A qualitative approach to understand antiretroviral therapy (ART) adherence for refugees living in Nakivale Refugee Settlement in Uganda
Kelli N. O’Laughlin, Shada A. Rouhani, Julius Kasozi, Kelsy E. Greenwald, Nicholas R. Perkons, Zikama M. Faustin, Ingrid V. Bassett and Norma C. Ware Conflict and Health 201812:7 https://doi.org/10.1186/s13031-018-0145-1© The Author(s). 2018
Refugees living with HIV in sub-Saharan Africa suffer unique hardships that may increase their vulnerability to interruptions in antiretroviral therapy (ART).
To investigate refugees’ experiences adhering to ART, we conducted inperson interviews with refugees on ART (n = 73) and HIV clinic staff (n = 4) in Nakivale Refugee Settlement in southwest Uganda from March to July 2011. Three analysts used a conventional content analysis approach to evaluate these data.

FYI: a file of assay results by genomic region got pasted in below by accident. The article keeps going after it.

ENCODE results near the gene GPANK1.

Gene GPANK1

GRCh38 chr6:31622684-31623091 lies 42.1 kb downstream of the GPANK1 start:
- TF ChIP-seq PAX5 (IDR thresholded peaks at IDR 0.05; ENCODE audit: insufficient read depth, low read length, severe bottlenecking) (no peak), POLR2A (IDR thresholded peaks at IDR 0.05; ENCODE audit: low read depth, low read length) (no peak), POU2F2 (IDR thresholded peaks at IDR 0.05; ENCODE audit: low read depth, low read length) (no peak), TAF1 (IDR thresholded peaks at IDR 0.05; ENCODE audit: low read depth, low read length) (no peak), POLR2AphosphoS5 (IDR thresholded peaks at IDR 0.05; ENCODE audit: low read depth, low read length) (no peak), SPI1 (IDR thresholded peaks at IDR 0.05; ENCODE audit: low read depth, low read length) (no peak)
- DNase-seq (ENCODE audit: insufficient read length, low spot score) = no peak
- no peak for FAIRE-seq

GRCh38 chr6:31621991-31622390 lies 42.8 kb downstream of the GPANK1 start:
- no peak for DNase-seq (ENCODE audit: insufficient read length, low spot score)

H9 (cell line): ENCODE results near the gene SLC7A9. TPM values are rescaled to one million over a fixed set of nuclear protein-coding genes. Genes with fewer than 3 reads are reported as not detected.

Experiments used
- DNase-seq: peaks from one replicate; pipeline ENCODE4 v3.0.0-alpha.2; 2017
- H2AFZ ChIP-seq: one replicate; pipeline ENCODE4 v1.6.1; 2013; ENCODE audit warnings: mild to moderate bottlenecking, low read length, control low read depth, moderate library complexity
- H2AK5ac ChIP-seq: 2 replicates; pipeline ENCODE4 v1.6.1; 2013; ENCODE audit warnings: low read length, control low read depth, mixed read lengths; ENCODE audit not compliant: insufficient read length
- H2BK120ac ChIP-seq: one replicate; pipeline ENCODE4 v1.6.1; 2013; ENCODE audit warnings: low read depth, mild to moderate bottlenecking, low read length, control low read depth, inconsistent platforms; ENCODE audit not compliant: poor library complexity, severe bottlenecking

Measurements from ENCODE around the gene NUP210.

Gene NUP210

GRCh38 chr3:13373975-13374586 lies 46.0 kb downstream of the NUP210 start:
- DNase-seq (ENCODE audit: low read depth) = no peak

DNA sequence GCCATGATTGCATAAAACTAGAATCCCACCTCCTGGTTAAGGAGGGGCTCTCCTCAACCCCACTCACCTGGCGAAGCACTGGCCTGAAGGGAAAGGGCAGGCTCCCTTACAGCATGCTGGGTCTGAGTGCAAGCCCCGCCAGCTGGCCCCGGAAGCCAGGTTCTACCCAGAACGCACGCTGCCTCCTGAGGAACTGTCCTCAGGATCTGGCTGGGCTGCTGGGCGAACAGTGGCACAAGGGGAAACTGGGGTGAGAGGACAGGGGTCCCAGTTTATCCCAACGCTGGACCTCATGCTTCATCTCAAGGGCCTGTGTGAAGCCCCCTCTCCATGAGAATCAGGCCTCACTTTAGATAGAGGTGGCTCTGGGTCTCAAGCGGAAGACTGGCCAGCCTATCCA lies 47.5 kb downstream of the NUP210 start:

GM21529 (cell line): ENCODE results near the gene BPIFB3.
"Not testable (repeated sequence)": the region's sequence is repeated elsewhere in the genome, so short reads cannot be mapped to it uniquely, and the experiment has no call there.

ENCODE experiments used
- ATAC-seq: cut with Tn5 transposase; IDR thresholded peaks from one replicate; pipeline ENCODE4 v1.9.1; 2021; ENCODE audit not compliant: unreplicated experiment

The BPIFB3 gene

Refugees described profound motivation to adhere to ART and employed adherence strategies to facilitate success despite the austere setting. However, refugees spoke of specific hardships living in Nakivale that served as barriers to ART adherence, including difficulty accessing clinic when ill, food insecurity, drug stockouts, and violence and unrest in the settlement. For some refugees, need for ART inextricably linked them to the HIV clinic and prevented them from transitioning permanently away from the settlement.
By learning about refugees’ experiences we can design informed interventions to enhance ART adherence, thus minimizing morbidity and mortality, preventing transmission of HIV, and supporting refugees’ abilities to move freely toward repatriation, resettlement or integration in their host country.